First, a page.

Making an effective AIOL has not been a trivial task for a large number of companies that have developed, clinically trialed, or even launched devices into the marketplace – and none of them work perfectly, at least not yet.

Some challenging factors in characterizing accommodation for useful AIOLs are (from an engineer’s perspective): the ciliary body produces measly forces somewhere in the 100 – 1000mN range, zonules are about 1um in diameter (~100x thinner than human hair), and the capsular bag (surrounding the lens) is ~10um thick. These are small numbers and small features – and as all of these structures are non-linear, non-isotropic, age dependent and change by the minute when removed from the body – it is possible that much of our understanding gained from ex-vivo testing may be fundamentally flawed.

Unfortunately I’m not sure how we’re going to solve the ability to provide accommodation to the large masses of people that get cataract surgery every year – nor am I sure how we will solve the details of how the eye really works. However, continued advancements in ultrasound imaging, elastographic imaging, optical coherence tomography, improved tissue fixation techniques, and long term physiologic monitoring will contribute to our understanding of the problem.

With continued entrepreneurial optimism, learnings from failed attempts, and advancements in fundamental understandings, it is only a matter of time before our grandmothers will have better sight than their granddaughters, and that’s pretty exciting.

Mark Drlik is a StarFish Medical Mechanical Engineer and Project Manager. A two-time recipient of the company’s Chris Denny Memorial Award for Innovation, he brings engineering curiosity and passion to product definition, technology development and product development.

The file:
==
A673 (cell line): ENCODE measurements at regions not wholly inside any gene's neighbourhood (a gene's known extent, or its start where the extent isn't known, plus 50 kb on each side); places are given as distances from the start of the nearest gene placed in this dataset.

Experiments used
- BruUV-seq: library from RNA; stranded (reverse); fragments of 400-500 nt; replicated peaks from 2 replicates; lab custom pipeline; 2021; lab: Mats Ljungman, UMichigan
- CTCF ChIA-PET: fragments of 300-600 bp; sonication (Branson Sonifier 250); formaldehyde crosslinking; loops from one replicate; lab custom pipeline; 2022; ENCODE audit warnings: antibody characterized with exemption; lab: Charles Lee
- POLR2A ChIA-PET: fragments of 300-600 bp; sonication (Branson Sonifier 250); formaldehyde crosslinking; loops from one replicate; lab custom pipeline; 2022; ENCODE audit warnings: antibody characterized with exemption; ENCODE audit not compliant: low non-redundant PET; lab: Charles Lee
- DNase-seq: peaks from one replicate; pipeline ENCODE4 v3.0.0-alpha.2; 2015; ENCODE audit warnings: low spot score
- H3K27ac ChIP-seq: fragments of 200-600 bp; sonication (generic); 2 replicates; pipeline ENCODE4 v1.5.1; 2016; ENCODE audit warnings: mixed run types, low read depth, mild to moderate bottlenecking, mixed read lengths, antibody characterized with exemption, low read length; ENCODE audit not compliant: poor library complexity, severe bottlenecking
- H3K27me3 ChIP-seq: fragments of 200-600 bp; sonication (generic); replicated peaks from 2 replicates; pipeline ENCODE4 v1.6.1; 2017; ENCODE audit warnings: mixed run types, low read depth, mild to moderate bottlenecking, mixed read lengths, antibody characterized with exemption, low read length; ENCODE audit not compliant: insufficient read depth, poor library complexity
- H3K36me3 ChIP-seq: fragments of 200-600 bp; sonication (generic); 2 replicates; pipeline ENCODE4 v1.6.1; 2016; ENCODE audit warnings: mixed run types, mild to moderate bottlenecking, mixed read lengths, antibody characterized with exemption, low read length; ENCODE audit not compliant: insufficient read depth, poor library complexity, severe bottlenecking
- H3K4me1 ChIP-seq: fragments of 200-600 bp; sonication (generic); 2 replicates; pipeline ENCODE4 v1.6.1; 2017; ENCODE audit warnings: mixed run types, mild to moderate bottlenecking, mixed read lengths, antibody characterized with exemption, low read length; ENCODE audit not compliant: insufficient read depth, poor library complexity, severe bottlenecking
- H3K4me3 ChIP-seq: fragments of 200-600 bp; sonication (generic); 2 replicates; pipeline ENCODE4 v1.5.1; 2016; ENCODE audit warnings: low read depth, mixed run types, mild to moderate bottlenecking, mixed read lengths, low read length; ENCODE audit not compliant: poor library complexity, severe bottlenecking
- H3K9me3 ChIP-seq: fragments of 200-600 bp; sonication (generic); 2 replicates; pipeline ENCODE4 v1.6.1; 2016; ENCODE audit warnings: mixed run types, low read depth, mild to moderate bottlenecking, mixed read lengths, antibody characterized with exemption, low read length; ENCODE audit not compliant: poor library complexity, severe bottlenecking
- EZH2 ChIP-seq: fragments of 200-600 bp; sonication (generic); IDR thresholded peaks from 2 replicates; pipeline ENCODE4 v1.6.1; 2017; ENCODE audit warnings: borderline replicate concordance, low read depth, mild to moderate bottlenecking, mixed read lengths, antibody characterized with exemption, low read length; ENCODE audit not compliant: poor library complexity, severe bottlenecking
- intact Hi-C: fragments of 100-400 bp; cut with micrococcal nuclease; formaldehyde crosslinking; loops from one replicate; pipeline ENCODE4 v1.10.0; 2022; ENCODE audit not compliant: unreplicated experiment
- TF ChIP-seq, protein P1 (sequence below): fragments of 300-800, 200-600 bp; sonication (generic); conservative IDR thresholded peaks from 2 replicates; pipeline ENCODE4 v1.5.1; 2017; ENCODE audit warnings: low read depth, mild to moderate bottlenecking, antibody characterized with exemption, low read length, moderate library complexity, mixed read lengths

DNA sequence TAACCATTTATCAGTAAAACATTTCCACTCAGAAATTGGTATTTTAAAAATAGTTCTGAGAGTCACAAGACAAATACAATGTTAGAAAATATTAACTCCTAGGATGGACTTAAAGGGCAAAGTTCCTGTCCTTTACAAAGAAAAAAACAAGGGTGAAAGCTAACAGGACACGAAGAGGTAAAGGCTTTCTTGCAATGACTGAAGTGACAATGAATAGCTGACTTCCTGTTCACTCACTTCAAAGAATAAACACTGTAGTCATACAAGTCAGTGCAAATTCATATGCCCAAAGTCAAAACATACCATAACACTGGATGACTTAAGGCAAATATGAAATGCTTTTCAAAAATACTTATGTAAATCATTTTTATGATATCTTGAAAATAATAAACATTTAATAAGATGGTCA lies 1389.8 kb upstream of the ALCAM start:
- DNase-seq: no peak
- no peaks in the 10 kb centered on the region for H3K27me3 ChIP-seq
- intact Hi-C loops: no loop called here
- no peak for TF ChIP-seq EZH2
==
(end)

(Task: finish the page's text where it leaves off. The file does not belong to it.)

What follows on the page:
2 responses to “Unlocking the engineering mysteries of eye accommodation for AIOL lenses”

  1. Bruce Christie says:

    Hi Mark,

    Accommodation is indeed a fascinating topic, and one where consensus on the mechanism is very recent. I think the work of Adrian Glasser is compelling in demonstrating the validity of the Helmholtz theory, and when scientific and medical researchers in the field are asked, “Who’s right, Helmholtz or Schachar?”, 98% of the audience backs Helmholtz as explaining accommodation in the human eye. This doesn’t mean that approaches like Schachar’s cannot provide some reduction in the symptoms of presbyopia. It just may be that when the eye is modified by Schachar’s procedure, alternate mechanisms are enabled.

    The challenges facing engineers trying to design an accommodating IOL are steep, and not just because of the variability in anatomy. The standard of care in IOLs today is “minimally invasive cataract surgery”, which requires soft, foldable lenses that can be inserted through a 2mm tube and then open up inside the capsule. This is important because the tiny incision afforded by this technique requires no sutures and has minimal effect on the optics of the cornea. Trying to build a tiny high-quality lens that has 3 diopters of power change AND can withstand implantation is a formidable challenge.

    Furthest along this road is the PowerVision FluidVision IOL, which works by a hydraulic principle. It has been shown effective, with good acuity and up to 4 diopters of accommodation in some patients (more than enough). However, I’m told it requires at least a 4mm incision, which surgeons today don’t want to do. If the PowerVision engineers can further reduce the size of their lens, it could be very widely and rapidly adopted.

  2. Mark Drlik says:

    Thank you your comments Bruce!

    Yes, there have been a number of compelling products that have been brought forth to the market to address this billion dollar market – and the clinical implications you mention relating to the clinical requirements for insertion are bang on. True market acceptance will be strongly influenced by surgeons – and also prospective patients willingness to pay premiums for exceptional eyesight. The myriad of additional business and strategic factors will weigh in as well.

    I agree that PowerVision has made some great progress and there have been others – such as the FDA approved Bausch & Lomb’s Crystalens – as well as others such as Lenstec’s Tetraflex, Visiogen Synchrony, NuLens DynaCurve, PixelOptics Autofocal Elenza and a number of up and coming technologies that provide interesting insight and promise into a solution.